If you’re like me, you might have a tendency to dive into what you want to do and then learn from your mistakes. But, when thinking of land purchases for a homestead or even something bigger, you need to start off carefully and avoid costly mistakes.

In this five-part series, I hope to help people consider some of the right questions to ask themselves. I hope it spurs your own thinking about making a land purchase. This series is driven by five questions. Each week I’ll explore one of these questions and I trust the exercise will be helpful to you.

The questions are:

What do I want?
Where will I do it?
How will I do it?
Who will do it?
Is this God’s will?

These are important questions because they are critical first steps when considering purchasing or taking on land for an agrarian lifestyle. Are these the only questions to ask? Of course not. But, I feel these five questions are important to get you started.

What do I want?

The first thing you need to settle on is what you desire. The short question, “What do I want?” is nothing short of existential. But I’m not asking about the meaning of life, just how you want to live it here on Earth.

If we begin by wanting to live within the Lord’s will, we begin well. From there, we can look to determine in what context God is calling you to follow His will. More on this in the last installment.

Having an idea of what you want helps you begin to formulate a vision. Do you want to operate an herb farm? How about an aquaponics tilapia operation with greens? Maybe dairy goats and hair sheep will be your thing. Maybe you want to do the more common option of developing a market farm.

Maybe you simply want to develop a sustainable homestead for your family or an entire community. Whatever it is you want, you have to define it pretty well so that understanding can inform your thinking about what kind of land works for your desire.

What do you love to do and what do you have an aptitude for? Those also are important assessments to make. As TV and radio personality Mike Rowe said, “Just because you’re passionate about something doesn’t mean you won’t suck at it.” I’m not saying you can’t start something you’ve never done before, but you better be able to get up to speed pretty quickly if your income or subsistence is depending on what you do on the land.

If you want to raise or grow something for sale, the most important question is what kind of existing market is there for what you may want to produce. Having an entrepreneurial spirit is vital. Yet, you really need to have a clear picture of how the markets you want to play in work. Is your area already saturated with farmers’ markets? If so, then a market farm is likely to struggle unless you can provide some differentiating element to what you do.

If you are buying land to grow crops, what you want to grow will place certain demands on the land. The same is true for animals if you want to raise livestock. You need to understand the land requirements of these endeavors when you begin searching for a place. This seems like common sense, but too many people make mistakes in this area.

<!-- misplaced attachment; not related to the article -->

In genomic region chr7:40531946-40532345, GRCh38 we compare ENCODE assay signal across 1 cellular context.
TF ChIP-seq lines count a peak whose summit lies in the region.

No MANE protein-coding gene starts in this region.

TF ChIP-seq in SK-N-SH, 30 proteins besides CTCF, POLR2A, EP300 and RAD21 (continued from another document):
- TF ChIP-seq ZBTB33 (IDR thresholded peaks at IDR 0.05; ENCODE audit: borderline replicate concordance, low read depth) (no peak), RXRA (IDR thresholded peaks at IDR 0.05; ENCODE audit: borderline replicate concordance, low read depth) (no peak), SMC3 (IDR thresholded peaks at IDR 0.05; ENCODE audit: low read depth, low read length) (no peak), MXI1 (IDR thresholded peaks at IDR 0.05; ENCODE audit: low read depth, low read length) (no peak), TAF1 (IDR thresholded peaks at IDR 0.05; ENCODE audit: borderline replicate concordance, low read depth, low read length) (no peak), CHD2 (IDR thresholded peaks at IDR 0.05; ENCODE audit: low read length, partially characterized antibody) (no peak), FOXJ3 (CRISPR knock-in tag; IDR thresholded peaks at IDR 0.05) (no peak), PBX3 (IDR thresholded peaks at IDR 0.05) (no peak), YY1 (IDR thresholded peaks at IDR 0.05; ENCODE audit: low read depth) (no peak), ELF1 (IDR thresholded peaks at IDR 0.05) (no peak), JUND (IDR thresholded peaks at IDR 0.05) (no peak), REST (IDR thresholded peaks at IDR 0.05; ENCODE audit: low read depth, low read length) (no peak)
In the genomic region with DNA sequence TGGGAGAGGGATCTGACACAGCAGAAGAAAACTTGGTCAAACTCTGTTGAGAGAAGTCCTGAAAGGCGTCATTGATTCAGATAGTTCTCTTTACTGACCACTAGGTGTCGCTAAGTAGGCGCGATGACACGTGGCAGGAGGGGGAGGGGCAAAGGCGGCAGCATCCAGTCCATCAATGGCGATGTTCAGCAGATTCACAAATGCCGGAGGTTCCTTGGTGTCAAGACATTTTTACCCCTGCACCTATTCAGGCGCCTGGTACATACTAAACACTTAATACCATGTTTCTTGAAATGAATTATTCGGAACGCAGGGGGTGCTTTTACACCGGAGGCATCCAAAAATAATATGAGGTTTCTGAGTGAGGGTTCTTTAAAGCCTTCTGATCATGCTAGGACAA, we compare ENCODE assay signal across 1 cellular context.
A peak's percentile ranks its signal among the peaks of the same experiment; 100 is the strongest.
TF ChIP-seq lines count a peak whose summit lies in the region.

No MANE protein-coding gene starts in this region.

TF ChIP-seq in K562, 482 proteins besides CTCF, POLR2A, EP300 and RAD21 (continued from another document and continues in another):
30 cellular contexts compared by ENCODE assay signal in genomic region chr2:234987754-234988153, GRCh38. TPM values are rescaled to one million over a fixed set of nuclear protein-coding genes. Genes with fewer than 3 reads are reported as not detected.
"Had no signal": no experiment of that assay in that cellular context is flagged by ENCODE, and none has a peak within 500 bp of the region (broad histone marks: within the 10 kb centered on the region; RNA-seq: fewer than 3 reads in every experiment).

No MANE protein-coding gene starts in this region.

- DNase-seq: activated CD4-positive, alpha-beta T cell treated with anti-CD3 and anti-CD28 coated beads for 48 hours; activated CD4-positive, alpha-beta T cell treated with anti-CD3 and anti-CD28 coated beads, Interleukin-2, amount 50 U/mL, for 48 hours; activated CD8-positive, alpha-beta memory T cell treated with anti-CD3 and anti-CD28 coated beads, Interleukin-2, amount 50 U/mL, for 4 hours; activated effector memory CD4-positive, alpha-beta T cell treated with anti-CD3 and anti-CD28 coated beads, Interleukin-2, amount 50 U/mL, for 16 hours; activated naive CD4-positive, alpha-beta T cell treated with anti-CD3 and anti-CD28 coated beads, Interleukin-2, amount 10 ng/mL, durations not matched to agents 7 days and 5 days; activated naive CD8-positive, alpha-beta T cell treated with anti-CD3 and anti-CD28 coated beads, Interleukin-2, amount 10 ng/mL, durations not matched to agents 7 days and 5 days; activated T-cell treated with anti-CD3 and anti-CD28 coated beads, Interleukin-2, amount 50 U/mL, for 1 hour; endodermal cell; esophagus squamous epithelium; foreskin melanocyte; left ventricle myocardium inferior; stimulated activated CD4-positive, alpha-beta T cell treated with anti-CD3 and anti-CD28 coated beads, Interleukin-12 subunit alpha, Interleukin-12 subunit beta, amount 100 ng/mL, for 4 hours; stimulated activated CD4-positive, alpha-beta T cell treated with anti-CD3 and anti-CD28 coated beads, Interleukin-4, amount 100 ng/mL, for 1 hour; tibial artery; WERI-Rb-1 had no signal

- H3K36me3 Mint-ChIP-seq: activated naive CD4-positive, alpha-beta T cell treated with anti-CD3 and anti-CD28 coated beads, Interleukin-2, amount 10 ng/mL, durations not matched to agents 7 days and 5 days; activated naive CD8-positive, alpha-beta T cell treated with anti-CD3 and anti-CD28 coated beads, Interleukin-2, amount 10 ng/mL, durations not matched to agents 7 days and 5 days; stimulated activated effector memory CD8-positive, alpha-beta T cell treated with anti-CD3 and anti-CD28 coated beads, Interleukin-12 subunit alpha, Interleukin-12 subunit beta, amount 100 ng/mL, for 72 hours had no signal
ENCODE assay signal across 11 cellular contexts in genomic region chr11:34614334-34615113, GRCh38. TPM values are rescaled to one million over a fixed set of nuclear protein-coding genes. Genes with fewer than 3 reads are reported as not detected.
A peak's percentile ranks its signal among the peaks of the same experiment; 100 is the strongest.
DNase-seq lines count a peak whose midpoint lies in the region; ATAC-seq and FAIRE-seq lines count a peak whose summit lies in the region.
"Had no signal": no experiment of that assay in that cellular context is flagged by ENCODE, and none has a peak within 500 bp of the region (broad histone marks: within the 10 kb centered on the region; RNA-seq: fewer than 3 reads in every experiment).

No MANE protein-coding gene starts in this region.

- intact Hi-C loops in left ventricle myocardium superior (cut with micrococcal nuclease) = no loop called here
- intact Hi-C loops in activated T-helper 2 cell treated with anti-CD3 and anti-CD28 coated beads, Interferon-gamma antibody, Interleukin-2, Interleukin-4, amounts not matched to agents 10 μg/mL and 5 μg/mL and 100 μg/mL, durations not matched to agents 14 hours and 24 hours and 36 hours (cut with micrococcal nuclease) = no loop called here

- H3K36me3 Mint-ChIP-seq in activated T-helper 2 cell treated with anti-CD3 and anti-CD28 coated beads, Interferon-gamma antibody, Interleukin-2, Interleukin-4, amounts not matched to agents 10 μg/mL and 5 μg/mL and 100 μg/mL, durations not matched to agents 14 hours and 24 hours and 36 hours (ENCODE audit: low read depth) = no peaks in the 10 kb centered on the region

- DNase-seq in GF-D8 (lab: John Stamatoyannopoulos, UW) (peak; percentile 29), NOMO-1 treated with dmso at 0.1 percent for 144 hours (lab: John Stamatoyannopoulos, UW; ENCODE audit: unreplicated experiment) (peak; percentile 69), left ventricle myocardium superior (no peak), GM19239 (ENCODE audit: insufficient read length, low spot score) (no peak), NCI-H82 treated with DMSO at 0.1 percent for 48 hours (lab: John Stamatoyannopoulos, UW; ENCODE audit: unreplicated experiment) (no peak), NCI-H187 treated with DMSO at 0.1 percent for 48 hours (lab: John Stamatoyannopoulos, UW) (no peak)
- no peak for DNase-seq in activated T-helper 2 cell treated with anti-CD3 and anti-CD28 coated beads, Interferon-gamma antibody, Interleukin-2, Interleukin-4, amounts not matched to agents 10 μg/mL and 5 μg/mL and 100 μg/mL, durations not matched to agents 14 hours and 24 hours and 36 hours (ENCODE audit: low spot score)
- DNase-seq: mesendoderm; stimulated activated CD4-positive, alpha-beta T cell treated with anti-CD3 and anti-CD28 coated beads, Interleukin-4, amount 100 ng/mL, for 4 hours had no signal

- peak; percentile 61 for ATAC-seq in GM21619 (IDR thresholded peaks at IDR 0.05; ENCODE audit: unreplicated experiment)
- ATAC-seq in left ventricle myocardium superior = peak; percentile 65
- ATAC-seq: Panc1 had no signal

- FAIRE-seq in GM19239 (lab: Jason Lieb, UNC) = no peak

However, what you want may be altered by the time and resources you have. It can be the time it will take you to get started from scratch. Time can also be the amount of personal time you have to devote to your land. Maybe you only have time after 6 pm because you work an off-farm job. Time can even be how much life you have left in front of you. Accurately knowing how much time you have to give will be important to defining what you want.

Resources are more than financial. Labor is a huge issue. You cannot plan for more work than you have labor to do it. You need to know how many people will happily work on the land and what amount of labor they will contribute. Forcing a spouse to be a farmer or gardener when they don’t want to will be a bad recipe. Asking brooding teens to clean chicken coops or weed a garden may not work out. Being away at a day job may make ends meet financially, but if the chores don’t get done things can fall apart quickly.

Do you have knowledge resources you can tap into? Yes, the internet can help to a degree. But, if you are new to subsistence homesteading or farming, a voice of experience is critical, especially if that experience has the same philosophy and ethic you do. Find a mentor with whom you can discuss your ideas.

What you want can only be answered by you. But, be sure you are matching what you want with the reality of what’s possible before you figure out what kind of land you may want to buy.

Dan Grubbs

Dan Grubbs, editor of Stewardculture, lives in northwest Missouri where he is implementing and managing a permaculture-style design on his 15-acre homestead. A weekly teacher of the Bible, Dan believes that an agrarian lifestyle is one in which he can answer God's calling to steward creation through regenerative techniques that attempt to mimic God's design.

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